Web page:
Have been reading thru the forum lately and decided to join the fun. I have a question concerning a starter motor that I pulled from a junk yard F100/292/4-speed. The starter has what appears to be a clutch assembly on the elongated bendix gear shaft . Best I can determine, the setup is designed to retract the bendix gear aft of the flywheel, rather than forward. After pulling the starter, I also noticed that the bell housing area that houses the starter is deeper than usual in order to accomodate the unusually long shaft. I've never seen this type of starter setup and was somewhat surprised, since I've been around the block several times (mechanically speaking of course). Does anyone know the purpose of this particuliar starter setup?
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I believe that 1964 was the last year of the bendix gear type starter in ford. My 64 F250 has this, all thereafter use the prestolite overruning clutch type. When the motor starts and flywheel speed increases, it thrusts the gear forward to disengage, where the newer ford starters use field magnetism to pull the gear into the engaged position, similar to the way the solonoid does in on GM starters
as for what the purpose of this setup ,I dont know, I have also seen this bendix setup on a cummins V12 marine engine that was on an air starter motor. Most older auto parts salesman will tell you that years ago they sold these like hotcakes, today your local antique parts shop normally has a couple in stock, or others can order within a day or two.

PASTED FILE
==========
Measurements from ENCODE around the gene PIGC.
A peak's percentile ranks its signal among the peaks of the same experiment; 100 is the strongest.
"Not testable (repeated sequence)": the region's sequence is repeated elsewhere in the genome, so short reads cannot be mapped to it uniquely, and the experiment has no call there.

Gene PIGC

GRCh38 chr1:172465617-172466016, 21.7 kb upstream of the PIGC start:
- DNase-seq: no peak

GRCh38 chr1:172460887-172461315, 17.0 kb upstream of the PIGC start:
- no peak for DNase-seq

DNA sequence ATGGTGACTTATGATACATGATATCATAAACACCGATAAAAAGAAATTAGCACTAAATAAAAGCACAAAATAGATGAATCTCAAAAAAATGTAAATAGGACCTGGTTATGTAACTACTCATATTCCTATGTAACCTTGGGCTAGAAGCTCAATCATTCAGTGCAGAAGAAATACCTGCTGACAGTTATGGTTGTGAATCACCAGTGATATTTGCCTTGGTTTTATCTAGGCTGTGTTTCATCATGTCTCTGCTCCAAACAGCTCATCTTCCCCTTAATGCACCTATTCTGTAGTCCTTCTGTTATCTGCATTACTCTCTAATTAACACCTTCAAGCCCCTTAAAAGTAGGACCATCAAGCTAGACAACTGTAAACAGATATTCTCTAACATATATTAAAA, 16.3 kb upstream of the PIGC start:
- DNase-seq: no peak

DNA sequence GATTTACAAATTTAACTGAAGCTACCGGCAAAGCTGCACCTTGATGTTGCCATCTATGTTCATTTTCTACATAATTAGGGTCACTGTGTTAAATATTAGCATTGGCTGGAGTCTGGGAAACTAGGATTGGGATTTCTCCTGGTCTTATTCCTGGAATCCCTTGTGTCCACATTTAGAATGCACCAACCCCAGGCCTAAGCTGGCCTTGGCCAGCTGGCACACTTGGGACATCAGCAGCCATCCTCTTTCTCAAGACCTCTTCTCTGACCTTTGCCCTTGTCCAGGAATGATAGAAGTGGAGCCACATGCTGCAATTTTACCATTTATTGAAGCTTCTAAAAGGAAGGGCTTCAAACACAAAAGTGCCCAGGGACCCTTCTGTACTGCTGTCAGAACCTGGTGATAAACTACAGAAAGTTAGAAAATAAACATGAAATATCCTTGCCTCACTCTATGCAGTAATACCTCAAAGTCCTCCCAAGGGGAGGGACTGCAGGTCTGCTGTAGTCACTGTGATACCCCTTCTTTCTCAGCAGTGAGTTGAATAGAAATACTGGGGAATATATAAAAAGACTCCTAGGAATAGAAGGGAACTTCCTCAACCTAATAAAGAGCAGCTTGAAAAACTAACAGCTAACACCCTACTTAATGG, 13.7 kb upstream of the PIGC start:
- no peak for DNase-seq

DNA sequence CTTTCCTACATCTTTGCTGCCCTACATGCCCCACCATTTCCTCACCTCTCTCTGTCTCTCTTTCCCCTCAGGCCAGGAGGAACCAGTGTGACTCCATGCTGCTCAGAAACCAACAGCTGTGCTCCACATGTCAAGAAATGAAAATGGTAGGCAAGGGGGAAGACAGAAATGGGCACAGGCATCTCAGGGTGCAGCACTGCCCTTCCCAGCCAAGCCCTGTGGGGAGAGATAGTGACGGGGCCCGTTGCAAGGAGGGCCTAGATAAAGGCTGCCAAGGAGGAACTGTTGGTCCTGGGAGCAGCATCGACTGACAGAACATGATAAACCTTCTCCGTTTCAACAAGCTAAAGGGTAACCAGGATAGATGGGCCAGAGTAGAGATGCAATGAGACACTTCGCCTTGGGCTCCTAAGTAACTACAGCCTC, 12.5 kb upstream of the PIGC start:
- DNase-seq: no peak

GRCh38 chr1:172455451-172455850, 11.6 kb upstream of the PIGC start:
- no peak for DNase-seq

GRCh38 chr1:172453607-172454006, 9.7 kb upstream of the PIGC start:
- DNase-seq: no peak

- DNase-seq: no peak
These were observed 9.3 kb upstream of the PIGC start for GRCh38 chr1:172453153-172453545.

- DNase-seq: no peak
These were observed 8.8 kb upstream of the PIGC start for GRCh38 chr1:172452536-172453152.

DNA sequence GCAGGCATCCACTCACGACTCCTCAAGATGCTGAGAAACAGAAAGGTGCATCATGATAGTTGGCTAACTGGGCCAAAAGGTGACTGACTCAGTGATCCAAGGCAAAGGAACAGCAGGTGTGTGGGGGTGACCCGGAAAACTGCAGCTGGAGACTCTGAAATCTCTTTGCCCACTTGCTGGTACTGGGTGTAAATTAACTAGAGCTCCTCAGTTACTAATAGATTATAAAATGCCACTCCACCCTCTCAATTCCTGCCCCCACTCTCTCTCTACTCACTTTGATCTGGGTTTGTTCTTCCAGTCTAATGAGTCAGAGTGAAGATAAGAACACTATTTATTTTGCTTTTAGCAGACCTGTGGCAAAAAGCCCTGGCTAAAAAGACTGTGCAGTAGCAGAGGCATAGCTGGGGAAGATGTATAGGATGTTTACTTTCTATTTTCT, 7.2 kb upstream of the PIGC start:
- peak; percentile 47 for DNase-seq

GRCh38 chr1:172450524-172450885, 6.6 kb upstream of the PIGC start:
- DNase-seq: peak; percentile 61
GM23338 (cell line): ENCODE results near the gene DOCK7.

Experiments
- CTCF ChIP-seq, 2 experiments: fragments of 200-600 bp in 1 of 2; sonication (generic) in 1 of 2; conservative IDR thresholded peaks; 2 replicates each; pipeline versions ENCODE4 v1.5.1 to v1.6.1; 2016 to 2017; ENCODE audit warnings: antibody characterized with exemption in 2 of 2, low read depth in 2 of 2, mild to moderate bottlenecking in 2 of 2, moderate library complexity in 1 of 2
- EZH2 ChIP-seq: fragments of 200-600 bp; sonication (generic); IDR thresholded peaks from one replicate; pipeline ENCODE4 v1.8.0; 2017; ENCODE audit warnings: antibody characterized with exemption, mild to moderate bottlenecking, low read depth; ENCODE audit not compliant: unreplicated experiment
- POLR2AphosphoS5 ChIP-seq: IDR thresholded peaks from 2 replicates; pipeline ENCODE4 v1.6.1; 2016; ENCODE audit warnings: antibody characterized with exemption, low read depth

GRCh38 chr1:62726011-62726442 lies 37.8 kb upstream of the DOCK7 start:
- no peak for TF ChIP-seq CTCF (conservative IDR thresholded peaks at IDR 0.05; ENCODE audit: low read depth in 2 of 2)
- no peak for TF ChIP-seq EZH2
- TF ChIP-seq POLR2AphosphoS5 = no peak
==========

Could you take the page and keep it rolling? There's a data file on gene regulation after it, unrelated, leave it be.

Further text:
Thanks to motorcyclist for the explanation on the starter motor.
Just in case anyone is interested in what is presently happening with my truck......It just happens that I'm in the middle of a total engine rebuild. It slung a rod bearing and damaged the crank beyond the simple machine shop visit. Alas, it seems it's never simple nor cheap for my repairs but at least I will know what I have when finished.
The cylinders were already bored to .40 over so now they'll be at .60. I looked up the casting numbers on the block and I discovered that the block was manufactured in 1959. According to what I've read, and the reassurance of the machine shop, there's lots of room in the block so I don't feel uneasy about stepping up to that size overbore. I did find that one of the piston rod numbers did NOT match the numbers from the other seven. I pointed this out to the machine shop and asked that they verify it as okay before mounting the new pistons. I wouldn't be surprised to find that it has a different weight that the others.
Since the truck is a 1963 and I am at least the third owner, the presence of a 1959 block proves there has been some under-the-hood swapping already. Not a problem for me since I'm not necessarily a purist and don't plan to enter it in any shows. Just goes to prove that you never know what surprises await you in a total teardown.
Both of my exhaust manifolds were bad and I was extremely fortunate to find that the junk yard truck had both manifolds still available for the taking. It took a bit of effort to make one of them servicable since it was completly blocked with carbon. A couple hours of hours of ramrodding with long drill bits and a long 1/2" socket extension did the trick.
I attempted to pull a vacuum on my distributor's vacuum advance diaphram and discoved it was totally not working. That explains why the truck was stumbling during acceleration prior to teardown. The distributor and vacuum advance from the junker motor distributor seems to be in great shape so I think I'll swap out my distributor also since they both have the 14 tooth drive gear.
I also discovered that this junk yard motor had a valley pan with the crankcase vent tube that wraps around the right rear of the engine. My plan is to convert it to a PCV system and route it directly into my existing aftermarket Holly carb air breather system. I should then be able to close off the original breather tube located on the lower left of the block. If anyone has had any experiences with this, either negative or positive, I would appreciate the feedback.